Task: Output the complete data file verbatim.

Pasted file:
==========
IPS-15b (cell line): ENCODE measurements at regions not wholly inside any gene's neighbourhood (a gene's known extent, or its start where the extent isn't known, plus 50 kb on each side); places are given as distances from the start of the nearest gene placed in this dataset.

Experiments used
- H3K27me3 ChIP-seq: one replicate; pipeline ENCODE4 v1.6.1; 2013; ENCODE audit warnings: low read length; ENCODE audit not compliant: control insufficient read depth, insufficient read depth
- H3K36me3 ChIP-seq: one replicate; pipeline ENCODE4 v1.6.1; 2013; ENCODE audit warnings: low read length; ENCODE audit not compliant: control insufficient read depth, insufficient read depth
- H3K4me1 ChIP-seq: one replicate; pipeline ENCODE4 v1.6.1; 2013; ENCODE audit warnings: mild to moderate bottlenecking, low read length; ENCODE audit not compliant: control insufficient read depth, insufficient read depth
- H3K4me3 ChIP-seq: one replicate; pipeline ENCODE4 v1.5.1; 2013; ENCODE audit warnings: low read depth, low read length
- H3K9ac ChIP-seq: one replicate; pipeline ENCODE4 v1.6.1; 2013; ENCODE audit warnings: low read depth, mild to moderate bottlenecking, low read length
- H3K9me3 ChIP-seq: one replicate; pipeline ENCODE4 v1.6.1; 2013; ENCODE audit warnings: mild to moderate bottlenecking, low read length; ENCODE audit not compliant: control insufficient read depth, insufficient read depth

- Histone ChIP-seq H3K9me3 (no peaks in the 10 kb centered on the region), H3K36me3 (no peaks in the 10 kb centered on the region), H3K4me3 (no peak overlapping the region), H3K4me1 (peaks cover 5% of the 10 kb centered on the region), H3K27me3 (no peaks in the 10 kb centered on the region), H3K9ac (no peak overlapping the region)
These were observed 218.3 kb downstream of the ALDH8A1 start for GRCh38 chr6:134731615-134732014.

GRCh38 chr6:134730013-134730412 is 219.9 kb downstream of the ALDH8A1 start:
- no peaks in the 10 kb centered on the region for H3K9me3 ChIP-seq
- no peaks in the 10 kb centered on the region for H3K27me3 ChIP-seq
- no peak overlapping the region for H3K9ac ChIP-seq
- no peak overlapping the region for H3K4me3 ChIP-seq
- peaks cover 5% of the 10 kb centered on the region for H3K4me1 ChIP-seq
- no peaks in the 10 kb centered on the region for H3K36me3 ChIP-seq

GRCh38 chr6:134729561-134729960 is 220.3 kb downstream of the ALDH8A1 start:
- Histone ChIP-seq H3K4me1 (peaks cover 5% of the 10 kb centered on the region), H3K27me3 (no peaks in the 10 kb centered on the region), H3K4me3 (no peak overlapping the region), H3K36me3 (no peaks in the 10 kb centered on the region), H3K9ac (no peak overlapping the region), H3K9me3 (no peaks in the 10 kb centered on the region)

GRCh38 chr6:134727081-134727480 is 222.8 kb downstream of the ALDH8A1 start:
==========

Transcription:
IPS-15b (cell line): ENCODE measurements at regions not wholly inside any gene's neighbourhood (a gene's known extent, or its start where the extent isn't known, plus 50 kb on each side); places are given as distances from the start of the nearest gene placed in this dataset.

Experiments used
- H3K27me3 ChIP-seq: one replicate; pipeline ENCODE4 v1.6.1; 2013; ENCODE audit warnings: low read length; ENCODE audit not compliant: control insufficient read depth, insufficient read depth
- H3K36me3 ChIP-seq: one replicate; pipeline ENCODE4 v1.6.1; 2013; ENCODE audit warnings: low read length; ENCODE audit not compliant: control insufficient read depth, insufficient read depth
- H3K4me1 ChIP-seq: one replicate; pipeline ENCODE4 v1.6.1; 2013; ENCODE audit warnings: mild to moderate bottlenecking, low read length; ENCODE audit not compliant: control insufficient read depth, insufficient read depth
- H3K4me3 ChIP-seq: one replicate; pipeline ENCODE4 v1.5.1; 2013; ENCODE audit warnings: low read depth, low read length
- H3K9ac ChIP-seq: one replicate; pipeline ENCODE4 v1.6.1; 2013; ENCODE audit warnings: low read depth, mild to moderate bottlenecking, low read length
- H3K9me3 ChIP-seq: one replicate; pipeline ENCODE4 v1.6.1; 2013; ENCODE audit warnings: mild to moderate bottlenecking, low read length; ENCODE audit not compliant: control insufficient read depth, insufficient read depth

- Histone ChIP-seq H3K9me3 (no peaks in the 10 kb centered on the region), H3K36me3 (no peaks in the 10 kb centered on the region), H3K4me3 (no peak overlapping the region), H3K4me1 (peaks cover 5% of the 10 kb centered on the region), H3K27me3 (no peaks in the 10 kb centered on the region), H3K9ac (no peak overlapping the region)
These were observed 218.3 kb downstream of the ALDH8A1 start for GRCh38 chr6:134731615-134732014.

GRCh38 chr6:134730013-134730412 is 219.9 kb downstream of the ALDH8A1 start:
- no peaks in the 10 kb centered on the region for H3K9me3 ChIP-seq
- no peaks in the 10 kb centered on the region for H3K27me3 ChIP-seq
- no peak overlapping the region for H3K9ac ChIP-seq
- no peak overlapping the region for H3K4me3 ChIP-seq
- peaks cover 5% of the 10 kb centered on the region for H3K4me1 ChIP-seq
- no peaks in the 10 kb centered on the region for H3K36me3 ChIP-seq

GRCh38 chr6:134729561-134729960 is 220.3 kb downstream of the ALDH8A1 start:
- Histone ChIP-seq H3K4me1 (peaks cover 5% of the 10 kb centered on the region), H3K27me3 (no peaks in the 10 kb centered on the region), H3K4me3 (no peak overlapping the region), H3K36me3 (no peaks in the 10 kb centered on the region), H3K9ac (no peak overlapping the region), H3K9me3 (no peaks in the 10 kb centered on the region)

GRCh38 chr6:134727081-134727480 is 222.8 kb downstream of the ALDH8A1 start: